LEXINGTON, Ky. -- Rod Bobblitt hasn't had the use of his legs for more than 17 years.
A spinal cord injury suffered in a motorcycle accident at age 15 stripped him of any sensation or function below his chest. For months, he struggled to master tasks like showering and getting in and out of bed -- tasks made much more complex by his dependence on a wheelchair.
An experimental device implanted in his abdomen is giving Bobblitt hope again. Hope, where once there was despair.
"It's unbelievable, really," said Bobblitt, a 32-year-old mechanic who lives alone in rural Anderson County in central Kentucky. "I'm doing things now I never imagined I'd do again."
The device, about the size of a chocolate bar, is attached to several muscle groups in Bobblitt's upper legs and lower back. It allows him to stand for brief periods and even move short distances using a walker.
Eight electrodes snake away from the device. When set off by Bobblitt using an external trigger, an electrical signal stimulates the muscles, stiffening them and forcing him into a standing position.
"The muscles can only take about 90 seconds or two minutes of stimulation before Rod gets fatigued," said James Abbas, assistant professor at the University of Kentucky's Center for Biomedical Engineering. "In addition to using the device to practice standing at home, he also has an exercise program designed to help strengthen his leg muscles, which haven't been used much over the years."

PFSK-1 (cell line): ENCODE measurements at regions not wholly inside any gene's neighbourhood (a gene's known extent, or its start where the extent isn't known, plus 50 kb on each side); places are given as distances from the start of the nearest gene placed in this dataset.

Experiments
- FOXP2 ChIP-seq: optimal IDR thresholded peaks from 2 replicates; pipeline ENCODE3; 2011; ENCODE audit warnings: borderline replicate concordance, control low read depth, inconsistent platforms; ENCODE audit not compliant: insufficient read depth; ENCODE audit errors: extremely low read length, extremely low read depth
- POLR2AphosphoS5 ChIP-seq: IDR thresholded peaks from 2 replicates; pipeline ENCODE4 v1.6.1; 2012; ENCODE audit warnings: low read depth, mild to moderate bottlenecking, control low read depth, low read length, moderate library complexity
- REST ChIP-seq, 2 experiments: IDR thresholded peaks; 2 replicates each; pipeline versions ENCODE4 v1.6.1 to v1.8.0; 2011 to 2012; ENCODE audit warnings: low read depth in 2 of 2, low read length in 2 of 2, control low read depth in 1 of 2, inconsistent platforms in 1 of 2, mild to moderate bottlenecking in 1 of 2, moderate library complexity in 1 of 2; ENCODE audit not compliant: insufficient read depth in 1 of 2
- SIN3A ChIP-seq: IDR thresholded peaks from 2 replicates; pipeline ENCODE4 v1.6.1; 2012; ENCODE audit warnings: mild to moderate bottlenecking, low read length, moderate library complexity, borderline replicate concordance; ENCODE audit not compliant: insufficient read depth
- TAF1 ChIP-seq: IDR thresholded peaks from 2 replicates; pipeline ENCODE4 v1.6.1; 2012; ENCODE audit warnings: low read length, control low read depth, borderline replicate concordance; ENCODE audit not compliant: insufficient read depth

'I'm the bionic man'
Using a walker to help with balance, Bobblitt can reach over to grab something from his workbench or transfer to his bed or a couch without sliding or putting tremendous strain on his upper body.
"It makes me feel great knowing I'm the bionic man, on the cutting edge of technology," he said with a chuckle. "I can't describe what I felt when I stood for the first time. "
Bobblitt is one of 12 patients testing the device at the University of Kentucky Chandler Medical Center. The device was developed as part of a broader research project at Case Western Reserve University in Cleveland, where Bobblitt underwent an eight-hour operation in February.
This type of research could be a stepping stone to future advances in technology that may someday help those with spinal cord injuries become more mobile and self-dependent, said Reggie Edgerton, professor of physiological science and neurobiology at University of California, Los Angeles.
"You have to try to put yourself in the position of the person with the injury," Edgerton said. "For some, just to be able to stand for a moment or move a few feet is a significant, even life-changing, experience."
Abbas said he hopes the medical center will begin to perform the surgery to implant the device within a year or two.
Until then, Abbas and others will work with Bobblitt to build his endurance and the strength in his legs, monitor his progress and collaborate with Case Western on future applications.
"He's a terrific patient, one who obviously doesn't have the fear gene," said Nancy Quick, one of Bobblitt's physical therapists.
After years spent learning to live and thrive in a wheelchair, Bobblitt has a new set of goals.
"I don't really focus on walking," he said. "But just being able to stand up out of the chair and transfer to the bed or get something off the counter makes me wonder what else might be possible."